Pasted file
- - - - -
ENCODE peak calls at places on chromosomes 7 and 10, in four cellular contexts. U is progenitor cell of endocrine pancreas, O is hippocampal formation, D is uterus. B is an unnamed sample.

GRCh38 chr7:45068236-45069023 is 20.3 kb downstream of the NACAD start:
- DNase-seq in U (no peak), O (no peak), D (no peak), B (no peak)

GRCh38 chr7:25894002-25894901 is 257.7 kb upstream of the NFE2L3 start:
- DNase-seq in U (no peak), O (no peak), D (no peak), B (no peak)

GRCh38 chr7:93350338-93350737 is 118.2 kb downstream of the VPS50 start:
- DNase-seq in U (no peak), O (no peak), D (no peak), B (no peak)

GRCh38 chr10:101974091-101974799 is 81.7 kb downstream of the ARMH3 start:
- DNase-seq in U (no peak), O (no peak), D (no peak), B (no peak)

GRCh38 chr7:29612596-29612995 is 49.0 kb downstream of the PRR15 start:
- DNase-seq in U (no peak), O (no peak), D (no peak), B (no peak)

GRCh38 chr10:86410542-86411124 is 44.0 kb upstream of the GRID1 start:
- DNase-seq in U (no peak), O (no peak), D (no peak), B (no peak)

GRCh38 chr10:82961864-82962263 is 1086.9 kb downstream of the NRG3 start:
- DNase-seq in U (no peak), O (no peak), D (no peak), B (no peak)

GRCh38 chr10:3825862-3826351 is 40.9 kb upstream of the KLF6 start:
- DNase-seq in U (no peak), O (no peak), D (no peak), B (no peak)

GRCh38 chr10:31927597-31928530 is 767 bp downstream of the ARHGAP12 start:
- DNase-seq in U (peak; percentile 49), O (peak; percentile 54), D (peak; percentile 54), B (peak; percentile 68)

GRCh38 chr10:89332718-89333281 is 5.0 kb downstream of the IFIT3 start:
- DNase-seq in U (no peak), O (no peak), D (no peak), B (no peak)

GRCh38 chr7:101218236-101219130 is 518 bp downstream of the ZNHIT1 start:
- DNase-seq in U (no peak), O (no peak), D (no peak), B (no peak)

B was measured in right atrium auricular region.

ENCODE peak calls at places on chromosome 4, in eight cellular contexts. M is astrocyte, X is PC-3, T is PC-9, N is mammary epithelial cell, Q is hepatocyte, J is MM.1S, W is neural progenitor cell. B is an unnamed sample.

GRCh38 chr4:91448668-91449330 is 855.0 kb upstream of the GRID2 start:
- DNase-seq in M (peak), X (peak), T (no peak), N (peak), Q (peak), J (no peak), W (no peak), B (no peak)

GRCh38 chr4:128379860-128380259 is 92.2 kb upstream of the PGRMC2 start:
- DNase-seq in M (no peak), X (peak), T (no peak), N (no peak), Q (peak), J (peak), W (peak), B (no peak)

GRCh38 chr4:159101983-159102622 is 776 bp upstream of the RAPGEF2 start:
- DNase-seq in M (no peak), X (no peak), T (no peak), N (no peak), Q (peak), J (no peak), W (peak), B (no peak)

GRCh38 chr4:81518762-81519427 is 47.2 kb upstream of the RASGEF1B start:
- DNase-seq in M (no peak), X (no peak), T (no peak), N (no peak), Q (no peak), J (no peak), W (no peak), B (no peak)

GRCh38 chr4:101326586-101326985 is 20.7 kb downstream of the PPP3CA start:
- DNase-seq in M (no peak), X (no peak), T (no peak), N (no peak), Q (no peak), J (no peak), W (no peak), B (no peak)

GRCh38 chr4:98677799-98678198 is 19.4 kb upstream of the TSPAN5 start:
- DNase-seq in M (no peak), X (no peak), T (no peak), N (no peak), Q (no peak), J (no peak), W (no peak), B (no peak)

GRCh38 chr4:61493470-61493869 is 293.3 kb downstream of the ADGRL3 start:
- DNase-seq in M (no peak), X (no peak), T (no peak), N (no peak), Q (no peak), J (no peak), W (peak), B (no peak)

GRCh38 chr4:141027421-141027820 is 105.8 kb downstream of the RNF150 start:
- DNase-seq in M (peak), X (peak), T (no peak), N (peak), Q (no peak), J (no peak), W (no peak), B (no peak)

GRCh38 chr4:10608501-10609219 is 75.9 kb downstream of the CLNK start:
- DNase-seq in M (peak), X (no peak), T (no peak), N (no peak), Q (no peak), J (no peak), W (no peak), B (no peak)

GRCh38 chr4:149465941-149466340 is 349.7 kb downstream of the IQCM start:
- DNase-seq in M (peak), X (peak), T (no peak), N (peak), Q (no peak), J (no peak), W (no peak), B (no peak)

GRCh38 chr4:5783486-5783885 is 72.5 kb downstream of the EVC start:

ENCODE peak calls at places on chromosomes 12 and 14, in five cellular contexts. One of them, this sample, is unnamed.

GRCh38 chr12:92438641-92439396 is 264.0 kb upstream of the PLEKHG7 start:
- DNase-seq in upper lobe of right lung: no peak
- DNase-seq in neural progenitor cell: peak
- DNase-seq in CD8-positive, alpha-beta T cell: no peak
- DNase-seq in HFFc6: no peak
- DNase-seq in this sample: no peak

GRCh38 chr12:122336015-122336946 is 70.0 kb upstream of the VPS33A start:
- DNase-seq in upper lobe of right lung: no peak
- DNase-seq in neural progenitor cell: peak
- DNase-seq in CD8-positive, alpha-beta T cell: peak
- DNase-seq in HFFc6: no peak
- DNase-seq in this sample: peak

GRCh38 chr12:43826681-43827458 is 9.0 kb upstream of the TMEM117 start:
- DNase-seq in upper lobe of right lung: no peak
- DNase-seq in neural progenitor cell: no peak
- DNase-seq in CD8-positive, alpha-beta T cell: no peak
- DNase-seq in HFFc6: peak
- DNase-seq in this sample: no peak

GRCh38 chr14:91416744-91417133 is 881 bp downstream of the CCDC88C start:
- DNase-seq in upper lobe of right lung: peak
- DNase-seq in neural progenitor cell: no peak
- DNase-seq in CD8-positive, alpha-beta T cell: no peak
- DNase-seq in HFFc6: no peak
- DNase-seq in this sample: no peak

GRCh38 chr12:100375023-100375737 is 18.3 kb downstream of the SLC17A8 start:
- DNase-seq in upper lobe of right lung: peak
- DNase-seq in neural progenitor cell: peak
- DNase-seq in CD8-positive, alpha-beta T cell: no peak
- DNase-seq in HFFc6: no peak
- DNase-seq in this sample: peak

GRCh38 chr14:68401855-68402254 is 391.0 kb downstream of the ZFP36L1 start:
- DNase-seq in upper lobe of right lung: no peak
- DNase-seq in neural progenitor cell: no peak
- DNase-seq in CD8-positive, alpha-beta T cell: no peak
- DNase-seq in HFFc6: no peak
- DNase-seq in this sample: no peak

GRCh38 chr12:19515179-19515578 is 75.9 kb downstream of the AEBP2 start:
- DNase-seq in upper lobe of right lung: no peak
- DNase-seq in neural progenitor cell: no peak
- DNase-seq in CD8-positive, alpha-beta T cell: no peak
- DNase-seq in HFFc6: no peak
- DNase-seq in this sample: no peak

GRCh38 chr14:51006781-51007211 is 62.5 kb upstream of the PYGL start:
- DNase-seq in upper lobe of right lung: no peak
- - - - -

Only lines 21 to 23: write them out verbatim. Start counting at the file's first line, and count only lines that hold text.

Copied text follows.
- DNase-seq in U (no peak), O (no peak), D (no peak), B (no peak)

GRCh38 chr7:101218236-101219130 is 518 bp downstream of the ZNHIT1 start:
- DNase-seq in U (no peak), O (no peak), D (no peak), B (no peak)